Closing of the 2016 edition of the International Peacebuilders Forum

A week of reflection, heartfelt dialogue and constructive brainstorming



Mpanzu Bamenga closed this year’s International Peacebuilders’ Forum (IPF) by sharing his story of migration from Zaïre to the Netherlands.  He spoke of difficulties he encountered as a migrant, and he described the way in which he overcame barriers in his past and barriers today that arise in his political work. Through his story, he encouraged participants to approach those with whom they feel the biggest conflict with forgiveness, compassion, and understanding.  


Mr. Bamenga’s speech was a perfect end to this week that has brought reflection, heartfelt dialogue, and constructive brainstorming on the future of peacebuilding among people displaced by violent conflict. 

IPF 2016 opened on Wednesday 20 July with Janet Lim’s reflection on her work with UNHCR. Ms Lim invited participants to consider how to use grassroots projects to better involve migrants in addressing the societal problems associated with mass migration. 

On Thursday 21 July, participants worked together to identify challenges to peacebuilding in their own contexts. They then broke into workshops to explore peacebuilding methods and approaches that they have not previously encountered. These workshops inspired them to consider new ways of addressing the challenges they identified.

The comedians who performed at Comedy for Change offered yet another novel way of approaching deep-rooted societal problems. Through humor these comedians have learned how to provoke discussion, challenge stereotypes, and incite societal change, while diffusing tensions associated with socially ‘taboo’ topics.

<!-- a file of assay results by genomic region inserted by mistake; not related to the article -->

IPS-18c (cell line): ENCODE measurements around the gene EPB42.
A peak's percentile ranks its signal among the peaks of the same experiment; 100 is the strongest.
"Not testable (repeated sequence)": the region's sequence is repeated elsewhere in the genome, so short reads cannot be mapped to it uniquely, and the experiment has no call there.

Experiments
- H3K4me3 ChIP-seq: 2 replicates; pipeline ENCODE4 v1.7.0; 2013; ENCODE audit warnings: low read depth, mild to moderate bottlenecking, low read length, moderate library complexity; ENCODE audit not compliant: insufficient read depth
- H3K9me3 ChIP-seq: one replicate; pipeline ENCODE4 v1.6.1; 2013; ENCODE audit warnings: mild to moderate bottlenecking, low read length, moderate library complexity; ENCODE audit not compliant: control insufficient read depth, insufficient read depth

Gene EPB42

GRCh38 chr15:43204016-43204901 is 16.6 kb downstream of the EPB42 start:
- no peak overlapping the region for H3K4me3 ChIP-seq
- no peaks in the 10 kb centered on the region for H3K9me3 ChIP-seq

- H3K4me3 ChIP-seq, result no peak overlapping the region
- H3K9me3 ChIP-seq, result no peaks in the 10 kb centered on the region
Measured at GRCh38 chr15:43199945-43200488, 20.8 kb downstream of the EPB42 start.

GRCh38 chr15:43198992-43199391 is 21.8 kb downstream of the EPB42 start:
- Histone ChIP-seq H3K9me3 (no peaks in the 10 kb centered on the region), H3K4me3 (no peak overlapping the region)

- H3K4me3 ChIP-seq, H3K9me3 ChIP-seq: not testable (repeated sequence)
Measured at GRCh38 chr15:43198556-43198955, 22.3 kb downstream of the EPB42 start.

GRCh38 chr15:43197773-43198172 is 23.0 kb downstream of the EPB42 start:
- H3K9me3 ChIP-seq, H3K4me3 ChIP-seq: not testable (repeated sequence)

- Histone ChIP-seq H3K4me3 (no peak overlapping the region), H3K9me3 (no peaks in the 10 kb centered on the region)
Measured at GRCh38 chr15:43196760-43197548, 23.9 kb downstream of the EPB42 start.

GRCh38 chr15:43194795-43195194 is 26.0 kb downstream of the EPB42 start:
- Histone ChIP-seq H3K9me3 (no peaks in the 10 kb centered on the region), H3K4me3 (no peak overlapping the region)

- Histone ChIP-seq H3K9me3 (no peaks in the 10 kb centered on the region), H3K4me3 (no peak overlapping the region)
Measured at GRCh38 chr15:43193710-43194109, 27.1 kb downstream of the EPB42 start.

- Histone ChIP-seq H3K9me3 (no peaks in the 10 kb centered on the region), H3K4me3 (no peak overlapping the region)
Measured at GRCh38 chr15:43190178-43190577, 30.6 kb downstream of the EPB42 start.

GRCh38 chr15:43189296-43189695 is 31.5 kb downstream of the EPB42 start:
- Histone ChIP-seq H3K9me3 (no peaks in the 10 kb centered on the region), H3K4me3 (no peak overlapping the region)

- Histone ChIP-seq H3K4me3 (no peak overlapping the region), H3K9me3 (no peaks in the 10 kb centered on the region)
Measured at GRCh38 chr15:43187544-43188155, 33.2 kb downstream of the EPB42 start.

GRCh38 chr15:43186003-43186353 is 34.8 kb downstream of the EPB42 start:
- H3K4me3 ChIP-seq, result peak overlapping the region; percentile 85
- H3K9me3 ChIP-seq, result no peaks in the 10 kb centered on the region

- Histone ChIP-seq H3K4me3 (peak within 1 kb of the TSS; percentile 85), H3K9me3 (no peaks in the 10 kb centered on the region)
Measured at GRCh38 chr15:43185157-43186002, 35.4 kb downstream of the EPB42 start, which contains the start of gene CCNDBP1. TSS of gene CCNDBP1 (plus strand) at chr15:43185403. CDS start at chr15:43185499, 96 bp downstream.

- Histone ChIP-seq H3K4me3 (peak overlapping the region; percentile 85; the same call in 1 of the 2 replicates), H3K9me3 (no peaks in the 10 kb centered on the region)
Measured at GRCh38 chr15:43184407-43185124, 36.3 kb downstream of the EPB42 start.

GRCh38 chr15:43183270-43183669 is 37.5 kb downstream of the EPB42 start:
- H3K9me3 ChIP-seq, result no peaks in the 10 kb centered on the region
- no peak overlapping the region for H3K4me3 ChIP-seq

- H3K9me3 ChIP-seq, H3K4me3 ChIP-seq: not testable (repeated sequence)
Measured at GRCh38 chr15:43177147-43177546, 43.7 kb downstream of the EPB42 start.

After identifying challenges and exploring new ways of addressing these challenges, participants were given a day of reflection. Participants shared stories with each other and reflected independently on the ways in which they have each changed since arriving at Caux this week.

On Friday 22 July, participants were asked the question: “What will I bring with me, and how can I apply it to my everyday life?” Some participants expressed the need to maintain the valuable connections that they have made during these four days. One young woman explained that these connections are both external, with others, and internal, with themselves. Others noted specific concepts that moved them and that they intend to share with their communities back home. For example, one man from Burundi expressed that he will bring back to his community the idea of transforming conflict into opportunity. Another participant said that this forum has greatly “expanded her horizons.” 

An important aspect of the forum was embodied work. Although some participants found it challenging to engage with exercises, one man expressed that it increased his awareness of his body. One woman asserted that this kind of work helped her to better connect to the other participants, especially as the participants were linguistically split between English and French. Embodied work allowed everyone to connect, overcoming linguistic barriers.

But most broadly, participants walked away from the forum inspired by new ideas, encouraged by learning of others’ experiences, and connected to an international community of peacebuilders. 


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